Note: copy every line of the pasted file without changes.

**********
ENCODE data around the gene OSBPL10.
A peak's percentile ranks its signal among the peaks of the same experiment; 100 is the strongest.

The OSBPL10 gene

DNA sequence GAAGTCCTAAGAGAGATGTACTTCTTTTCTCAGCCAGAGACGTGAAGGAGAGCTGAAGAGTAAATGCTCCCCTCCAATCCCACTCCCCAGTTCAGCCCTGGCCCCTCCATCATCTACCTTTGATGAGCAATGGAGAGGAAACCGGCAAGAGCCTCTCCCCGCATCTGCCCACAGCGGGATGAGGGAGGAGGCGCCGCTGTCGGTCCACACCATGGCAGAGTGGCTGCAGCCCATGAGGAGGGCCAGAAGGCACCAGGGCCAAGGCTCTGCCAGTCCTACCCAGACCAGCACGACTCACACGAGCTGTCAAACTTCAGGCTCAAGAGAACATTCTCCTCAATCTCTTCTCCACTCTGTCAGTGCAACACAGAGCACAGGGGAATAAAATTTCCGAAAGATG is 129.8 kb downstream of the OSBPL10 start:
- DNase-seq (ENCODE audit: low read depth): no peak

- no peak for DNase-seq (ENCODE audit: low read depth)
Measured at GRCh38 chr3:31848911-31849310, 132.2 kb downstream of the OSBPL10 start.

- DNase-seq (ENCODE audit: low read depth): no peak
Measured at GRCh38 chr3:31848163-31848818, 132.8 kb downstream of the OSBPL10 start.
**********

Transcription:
ENCODE data around the gene OSBPL10.
A peak's percentile ranks its signal among the peaks of the same experiment; 100 is the strongest.

The OSBPL10 gene

DNA sequence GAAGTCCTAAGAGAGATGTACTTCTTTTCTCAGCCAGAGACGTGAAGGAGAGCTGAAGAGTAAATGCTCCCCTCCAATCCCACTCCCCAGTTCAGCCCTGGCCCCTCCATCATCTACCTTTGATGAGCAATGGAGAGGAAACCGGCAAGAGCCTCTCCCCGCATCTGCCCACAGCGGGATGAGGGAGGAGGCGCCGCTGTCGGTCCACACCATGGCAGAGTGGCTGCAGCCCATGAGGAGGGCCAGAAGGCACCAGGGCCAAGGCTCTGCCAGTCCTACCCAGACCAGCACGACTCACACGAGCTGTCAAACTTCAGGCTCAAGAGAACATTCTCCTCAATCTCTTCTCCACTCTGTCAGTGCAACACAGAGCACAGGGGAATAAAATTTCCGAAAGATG is 129.8 kb downstream of the OSBPL10 start:
- DNase-seq (ENCODE audit: low read depth): no peak

- no peak for DNase-seq (ENCODE audit: low read depth)
Measured at GRCh38 chr3:31848911-31849310, 132.2 kb downstream of the OSBPL10 start.

- DNase-seq (ENCODE audit: low read depth): no peak
Measured at GRCh38 chr3:31848163-31848818, 132.8 kb downstream of the OSBPL10 start.